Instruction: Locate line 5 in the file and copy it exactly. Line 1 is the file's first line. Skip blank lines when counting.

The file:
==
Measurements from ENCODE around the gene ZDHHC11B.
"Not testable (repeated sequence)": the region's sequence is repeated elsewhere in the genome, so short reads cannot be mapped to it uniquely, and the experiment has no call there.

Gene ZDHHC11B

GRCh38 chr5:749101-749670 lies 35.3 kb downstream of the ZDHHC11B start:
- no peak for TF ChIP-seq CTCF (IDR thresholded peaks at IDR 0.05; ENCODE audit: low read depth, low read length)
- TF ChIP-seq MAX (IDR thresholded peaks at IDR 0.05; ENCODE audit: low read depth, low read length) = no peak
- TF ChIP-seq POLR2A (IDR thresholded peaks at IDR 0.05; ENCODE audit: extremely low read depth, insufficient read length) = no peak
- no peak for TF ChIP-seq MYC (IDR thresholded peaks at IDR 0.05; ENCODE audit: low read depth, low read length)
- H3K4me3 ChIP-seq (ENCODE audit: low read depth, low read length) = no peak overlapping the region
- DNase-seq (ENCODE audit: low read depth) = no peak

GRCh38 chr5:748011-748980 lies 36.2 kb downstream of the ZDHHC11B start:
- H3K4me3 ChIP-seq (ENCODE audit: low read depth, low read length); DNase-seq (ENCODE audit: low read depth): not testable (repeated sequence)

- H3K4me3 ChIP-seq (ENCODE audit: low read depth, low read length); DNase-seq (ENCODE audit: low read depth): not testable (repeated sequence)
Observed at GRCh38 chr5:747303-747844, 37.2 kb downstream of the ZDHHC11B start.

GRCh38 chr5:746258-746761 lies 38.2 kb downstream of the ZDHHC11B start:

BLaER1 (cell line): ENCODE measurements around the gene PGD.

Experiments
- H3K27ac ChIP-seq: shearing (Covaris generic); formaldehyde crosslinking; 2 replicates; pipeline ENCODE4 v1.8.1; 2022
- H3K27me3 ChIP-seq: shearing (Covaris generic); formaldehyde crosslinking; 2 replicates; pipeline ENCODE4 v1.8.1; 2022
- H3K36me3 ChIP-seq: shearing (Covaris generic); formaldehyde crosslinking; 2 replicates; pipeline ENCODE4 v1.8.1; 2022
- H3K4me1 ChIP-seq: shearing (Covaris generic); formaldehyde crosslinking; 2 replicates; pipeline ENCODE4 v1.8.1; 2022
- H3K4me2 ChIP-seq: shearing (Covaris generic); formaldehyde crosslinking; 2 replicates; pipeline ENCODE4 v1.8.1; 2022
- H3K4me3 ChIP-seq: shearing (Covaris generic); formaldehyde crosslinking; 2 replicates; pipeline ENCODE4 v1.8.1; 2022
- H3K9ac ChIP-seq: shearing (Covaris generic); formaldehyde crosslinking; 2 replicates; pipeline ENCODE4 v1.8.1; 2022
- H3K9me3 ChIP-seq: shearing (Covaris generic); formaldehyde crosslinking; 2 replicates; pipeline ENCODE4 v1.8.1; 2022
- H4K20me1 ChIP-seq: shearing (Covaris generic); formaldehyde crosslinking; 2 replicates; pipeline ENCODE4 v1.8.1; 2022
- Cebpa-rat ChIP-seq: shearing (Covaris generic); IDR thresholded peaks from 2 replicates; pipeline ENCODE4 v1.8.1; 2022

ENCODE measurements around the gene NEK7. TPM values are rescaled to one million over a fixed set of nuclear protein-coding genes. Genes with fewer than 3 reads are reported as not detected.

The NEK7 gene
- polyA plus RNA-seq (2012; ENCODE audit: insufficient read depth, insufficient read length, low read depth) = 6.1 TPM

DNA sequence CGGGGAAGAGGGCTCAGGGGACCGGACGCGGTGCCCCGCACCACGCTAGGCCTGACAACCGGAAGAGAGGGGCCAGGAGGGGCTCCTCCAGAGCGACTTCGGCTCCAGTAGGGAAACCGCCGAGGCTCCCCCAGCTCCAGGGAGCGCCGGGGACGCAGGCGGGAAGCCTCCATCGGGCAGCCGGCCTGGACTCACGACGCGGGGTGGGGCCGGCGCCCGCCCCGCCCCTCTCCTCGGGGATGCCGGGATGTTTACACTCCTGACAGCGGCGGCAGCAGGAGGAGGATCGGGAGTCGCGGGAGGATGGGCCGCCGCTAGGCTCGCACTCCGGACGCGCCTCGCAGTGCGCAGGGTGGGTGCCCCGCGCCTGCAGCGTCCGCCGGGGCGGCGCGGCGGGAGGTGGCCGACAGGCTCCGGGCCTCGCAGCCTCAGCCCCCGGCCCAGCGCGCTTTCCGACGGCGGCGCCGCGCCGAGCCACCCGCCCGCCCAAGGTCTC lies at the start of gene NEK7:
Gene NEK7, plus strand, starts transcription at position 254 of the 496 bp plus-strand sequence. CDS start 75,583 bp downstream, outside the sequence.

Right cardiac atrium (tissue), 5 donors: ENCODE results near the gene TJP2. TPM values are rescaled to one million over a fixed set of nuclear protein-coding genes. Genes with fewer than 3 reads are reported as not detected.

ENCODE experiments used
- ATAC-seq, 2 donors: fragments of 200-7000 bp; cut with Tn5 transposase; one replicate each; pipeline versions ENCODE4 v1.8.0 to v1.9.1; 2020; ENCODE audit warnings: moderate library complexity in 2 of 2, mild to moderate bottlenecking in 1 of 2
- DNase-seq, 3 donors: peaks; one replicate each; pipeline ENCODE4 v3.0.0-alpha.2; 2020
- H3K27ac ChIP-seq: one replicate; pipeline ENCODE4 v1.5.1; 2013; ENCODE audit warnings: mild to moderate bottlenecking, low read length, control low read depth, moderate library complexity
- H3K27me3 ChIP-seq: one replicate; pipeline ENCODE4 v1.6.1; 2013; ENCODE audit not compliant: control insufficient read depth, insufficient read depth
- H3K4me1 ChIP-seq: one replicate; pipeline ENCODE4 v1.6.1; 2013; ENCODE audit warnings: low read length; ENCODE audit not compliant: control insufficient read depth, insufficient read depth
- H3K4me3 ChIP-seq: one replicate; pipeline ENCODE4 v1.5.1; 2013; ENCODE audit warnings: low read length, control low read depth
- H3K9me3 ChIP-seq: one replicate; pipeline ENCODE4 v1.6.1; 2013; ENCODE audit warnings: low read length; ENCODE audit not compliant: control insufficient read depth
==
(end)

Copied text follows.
- no peak for TF ChIP-seq CTCF (IDR thresholded peaks at IDR 0.05; ENCODE audit: low read depth, low read length)